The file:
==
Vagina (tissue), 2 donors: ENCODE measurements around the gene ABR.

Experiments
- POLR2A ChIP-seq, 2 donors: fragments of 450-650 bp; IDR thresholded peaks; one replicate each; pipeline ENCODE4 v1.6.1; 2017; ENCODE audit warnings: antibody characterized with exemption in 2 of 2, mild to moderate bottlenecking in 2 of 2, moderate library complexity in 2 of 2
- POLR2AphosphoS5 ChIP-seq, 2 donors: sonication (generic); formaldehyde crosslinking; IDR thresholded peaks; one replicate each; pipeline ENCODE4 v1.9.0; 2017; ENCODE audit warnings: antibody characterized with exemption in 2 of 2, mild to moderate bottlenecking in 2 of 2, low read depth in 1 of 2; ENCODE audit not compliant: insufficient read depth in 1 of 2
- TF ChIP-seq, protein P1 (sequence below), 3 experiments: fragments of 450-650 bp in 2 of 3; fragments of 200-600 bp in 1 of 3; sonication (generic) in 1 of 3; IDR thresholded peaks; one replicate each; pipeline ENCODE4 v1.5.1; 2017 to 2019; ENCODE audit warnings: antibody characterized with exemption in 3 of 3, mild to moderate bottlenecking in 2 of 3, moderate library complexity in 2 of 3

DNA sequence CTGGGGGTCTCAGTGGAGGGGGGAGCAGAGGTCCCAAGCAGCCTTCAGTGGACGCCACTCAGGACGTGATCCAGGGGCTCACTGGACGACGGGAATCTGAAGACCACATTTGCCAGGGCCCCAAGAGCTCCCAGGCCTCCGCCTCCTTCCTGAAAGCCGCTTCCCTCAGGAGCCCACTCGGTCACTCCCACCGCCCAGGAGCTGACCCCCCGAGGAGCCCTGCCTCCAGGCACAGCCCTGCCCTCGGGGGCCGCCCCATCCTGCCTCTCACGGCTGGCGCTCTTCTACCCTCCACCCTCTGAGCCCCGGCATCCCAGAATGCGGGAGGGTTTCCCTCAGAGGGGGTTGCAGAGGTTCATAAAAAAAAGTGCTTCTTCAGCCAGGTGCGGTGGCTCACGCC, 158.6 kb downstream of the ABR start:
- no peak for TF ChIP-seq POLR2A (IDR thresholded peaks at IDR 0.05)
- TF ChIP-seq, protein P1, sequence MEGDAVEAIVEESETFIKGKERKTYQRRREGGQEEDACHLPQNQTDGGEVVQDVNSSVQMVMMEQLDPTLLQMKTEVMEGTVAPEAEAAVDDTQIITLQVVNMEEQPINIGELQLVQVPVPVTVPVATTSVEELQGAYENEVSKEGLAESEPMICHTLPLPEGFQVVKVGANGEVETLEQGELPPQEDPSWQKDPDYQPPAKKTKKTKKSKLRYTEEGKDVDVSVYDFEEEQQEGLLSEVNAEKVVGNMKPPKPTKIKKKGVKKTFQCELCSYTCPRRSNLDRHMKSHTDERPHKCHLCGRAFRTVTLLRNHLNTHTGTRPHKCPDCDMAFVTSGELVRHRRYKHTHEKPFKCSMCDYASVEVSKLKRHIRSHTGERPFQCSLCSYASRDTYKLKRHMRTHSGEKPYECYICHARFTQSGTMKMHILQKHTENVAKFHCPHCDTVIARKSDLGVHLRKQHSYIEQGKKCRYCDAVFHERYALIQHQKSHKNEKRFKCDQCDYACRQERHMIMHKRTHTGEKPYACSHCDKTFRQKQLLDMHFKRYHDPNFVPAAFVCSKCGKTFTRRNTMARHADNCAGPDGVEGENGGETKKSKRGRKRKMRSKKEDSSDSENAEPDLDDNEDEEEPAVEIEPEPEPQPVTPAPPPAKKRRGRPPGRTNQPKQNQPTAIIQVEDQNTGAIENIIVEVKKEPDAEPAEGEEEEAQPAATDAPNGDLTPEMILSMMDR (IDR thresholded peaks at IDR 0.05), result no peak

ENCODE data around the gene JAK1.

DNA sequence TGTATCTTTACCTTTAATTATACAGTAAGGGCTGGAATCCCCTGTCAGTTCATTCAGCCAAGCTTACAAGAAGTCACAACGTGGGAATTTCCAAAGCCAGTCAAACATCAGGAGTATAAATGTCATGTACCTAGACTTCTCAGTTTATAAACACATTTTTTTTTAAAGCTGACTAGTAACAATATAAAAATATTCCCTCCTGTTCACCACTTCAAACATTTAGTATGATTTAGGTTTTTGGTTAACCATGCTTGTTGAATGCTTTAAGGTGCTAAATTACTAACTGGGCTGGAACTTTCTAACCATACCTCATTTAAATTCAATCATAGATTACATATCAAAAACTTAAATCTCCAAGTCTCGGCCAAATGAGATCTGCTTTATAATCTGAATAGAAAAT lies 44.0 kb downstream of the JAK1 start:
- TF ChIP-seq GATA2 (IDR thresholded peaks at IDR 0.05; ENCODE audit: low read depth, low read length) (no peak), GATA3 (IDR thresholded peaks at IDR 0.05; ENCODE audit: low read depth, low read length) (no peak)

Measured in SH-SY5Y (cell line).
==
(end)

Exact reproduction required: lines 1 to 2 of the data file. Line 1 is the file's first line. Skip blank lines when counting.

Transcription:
Vagina (tissue), 2 donors: ENCODE measurements around the gene ABR.

Experiments